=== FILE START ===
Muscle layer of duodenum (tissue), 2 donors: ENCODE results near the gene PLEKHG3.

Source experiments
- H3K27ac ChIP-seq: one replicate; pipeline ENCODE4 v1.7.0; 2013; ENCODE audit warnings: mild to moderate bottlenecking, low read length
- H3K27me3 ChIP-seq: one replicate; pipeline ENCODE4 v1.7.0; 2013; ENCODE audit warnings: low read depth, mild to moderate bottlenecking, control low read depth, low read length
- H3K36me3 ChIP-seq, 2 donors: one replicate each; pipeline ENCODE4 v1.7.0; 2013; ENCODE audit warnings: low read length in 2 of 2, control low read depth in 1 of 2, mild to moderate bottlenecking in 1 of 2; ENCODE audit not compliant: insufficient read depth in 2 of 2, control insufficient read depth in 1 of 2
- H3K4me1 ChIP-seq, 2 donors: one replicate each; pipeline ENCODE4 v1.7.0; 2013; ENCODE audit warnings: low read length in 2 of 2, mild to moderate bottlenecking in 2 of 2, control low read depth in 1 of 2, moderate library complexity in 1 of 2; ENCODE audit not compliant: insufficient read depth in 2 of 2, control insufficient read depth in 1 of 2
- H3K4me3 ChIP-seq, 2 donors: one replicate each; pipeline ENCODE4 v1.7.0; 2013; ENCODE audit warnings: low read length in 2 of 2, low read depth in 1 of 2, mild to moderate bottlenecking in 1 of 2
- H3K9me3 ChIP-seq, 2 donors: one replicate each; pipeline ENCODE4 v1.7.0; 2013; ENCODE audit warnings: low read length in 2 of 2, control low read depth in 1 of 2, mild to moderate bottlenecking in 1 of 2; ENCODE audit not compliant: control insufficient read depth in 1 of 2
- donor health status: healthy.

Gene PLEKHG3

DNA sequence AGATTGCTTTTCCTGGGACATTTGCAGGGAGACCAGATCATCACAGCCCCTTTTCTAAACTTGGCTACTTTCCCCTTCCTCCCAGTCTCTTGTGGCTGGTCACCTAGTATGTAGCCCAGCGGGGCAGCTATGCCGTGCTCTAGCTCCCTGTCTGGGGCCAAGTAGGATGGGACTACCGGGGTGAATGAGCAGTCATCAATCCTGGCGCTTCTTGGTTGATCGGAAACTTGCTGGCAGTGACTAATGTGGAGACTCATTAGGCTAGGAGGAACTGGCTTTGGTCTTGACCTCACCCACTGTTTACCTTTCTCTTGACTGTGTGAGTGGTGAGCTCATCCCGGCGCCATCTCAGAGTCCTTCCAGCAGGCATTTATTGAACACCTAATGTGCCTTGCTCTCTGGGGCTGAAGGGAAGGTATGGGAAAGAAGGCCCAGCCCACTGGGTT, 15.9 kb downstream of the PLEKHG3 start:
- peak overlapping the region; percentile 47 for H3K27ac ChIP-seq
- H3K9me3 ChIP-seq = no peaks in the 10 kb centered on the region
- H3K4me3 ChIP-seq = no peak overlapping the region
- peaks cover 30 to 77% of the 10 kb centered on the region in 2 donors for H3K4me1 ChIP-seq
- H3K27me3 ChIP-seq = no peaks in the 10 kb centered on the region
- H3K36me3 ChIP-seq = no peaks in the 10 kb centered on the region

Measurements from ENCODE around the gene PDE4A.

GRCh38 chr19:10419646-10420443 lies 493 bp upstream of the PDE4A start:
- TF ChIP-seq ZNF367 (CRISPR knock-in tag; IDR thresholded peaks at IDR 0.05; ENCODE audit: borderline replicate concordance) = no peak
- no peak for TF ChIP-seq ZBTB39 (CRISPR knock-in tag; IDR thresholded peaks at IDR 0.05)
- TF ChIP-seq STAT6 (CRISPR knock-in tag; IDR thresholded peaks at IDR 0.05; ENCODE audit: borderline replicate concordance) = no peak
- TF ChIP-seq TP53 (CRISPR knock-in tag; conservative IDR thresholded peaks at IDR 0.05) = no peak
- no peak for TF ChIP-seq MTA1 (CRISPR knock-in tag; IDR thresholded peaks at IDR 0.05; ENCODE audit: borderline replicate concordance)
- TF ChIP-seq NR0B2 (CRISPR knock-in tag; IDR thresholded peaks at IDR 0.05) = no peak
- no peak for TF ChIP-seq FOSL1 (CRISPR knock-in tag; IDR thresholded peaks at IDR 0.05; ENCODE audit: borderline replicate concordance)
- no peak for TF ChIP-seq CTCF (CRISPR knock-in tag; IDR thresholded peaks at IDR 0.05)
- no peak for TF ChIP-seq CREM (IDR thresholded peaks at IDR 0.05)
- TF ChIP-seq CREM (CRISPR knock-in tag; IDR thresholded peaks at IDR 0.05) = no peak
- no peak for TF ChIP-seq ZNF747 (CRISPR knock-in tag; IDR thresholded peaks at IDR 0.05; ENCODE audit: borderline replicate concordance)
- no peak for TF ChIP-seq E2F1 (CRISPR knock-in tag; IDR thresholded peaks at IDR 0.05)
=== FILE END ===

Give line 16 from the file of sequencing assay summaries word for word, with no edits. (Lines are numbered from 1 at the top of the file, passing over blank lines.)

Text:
- H3K27me3 ChIP-seq = no peaks in the 10 kb centered on the region